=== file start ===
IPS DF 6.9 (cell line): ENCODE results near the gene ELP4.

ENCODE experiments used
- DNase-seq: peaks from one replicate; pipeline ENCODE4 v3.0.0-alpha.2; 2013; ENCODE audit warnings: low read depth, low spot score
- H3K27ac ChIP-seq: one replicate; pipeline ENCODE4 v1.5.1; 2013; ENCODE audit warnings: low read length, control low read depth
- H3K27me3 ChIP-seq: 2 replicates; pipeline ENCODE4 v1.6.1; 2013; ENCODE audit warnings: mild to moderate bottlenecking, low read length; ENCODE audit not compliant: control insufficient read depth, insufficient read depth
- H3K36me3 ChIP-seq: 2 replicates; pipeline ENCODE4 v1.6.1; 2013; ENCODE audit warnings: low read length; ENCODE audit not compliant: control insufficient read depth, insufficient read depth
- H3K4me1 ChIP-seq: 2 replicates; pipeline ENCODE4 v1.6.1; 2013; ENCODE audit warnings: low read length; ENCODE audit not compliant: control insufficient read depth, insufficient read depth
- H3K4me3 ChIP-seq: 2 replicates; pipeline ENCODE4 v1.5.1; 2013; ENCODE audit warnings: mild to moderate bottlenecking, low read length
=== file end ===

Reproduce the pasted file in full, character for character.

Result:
IPS DF 6.9 (cell line): ENCODE results near the gene ELP4.

ENCODE experiments used
- DNase-seq: peaks from one replicate; pipeline ENCODE4 v3.0.0-alpha.2; 2013; ENCODE audit warnings: low read depth, low spot score
- H3K27ac ChIP-seq: one replicate; pipeline ENCODE4 v1.5.1; 2013; ENCODE audit warnings: low read length, control low read depth
- H3K27me3 ChIP-seq: 2 replicates; pipeline ENCODE4 v1.6.1; 2013; ENCODE audit warnings: mild to moderate bottlenecking, low read length; ENCODE audit not compliant: control insufficient read depth, insufficient read depth
- H3K36me3 ChIP-seq: 2 replicates; pipeline ENCODE4 v1.6.1; 2013; ENCODE audit warnings: low read length; ENCODE audit not compliant: control insufficient read depth, insufficient read depth
- H3K4me1 ChIP-seq: 2 replicates; pipeline ENCODE4 v1.6.1; 2013; ENCODE audit warnings: low read length; ENCODE audit not compliant: control insufficient read depth, insufficient read depth
- H3K4me3 ChIP-seq: 2 replicates; pipeline ENCODE4 v1.5.1; 2013; ENCODE audit warnings: mild to moderate bottlenecking, low read length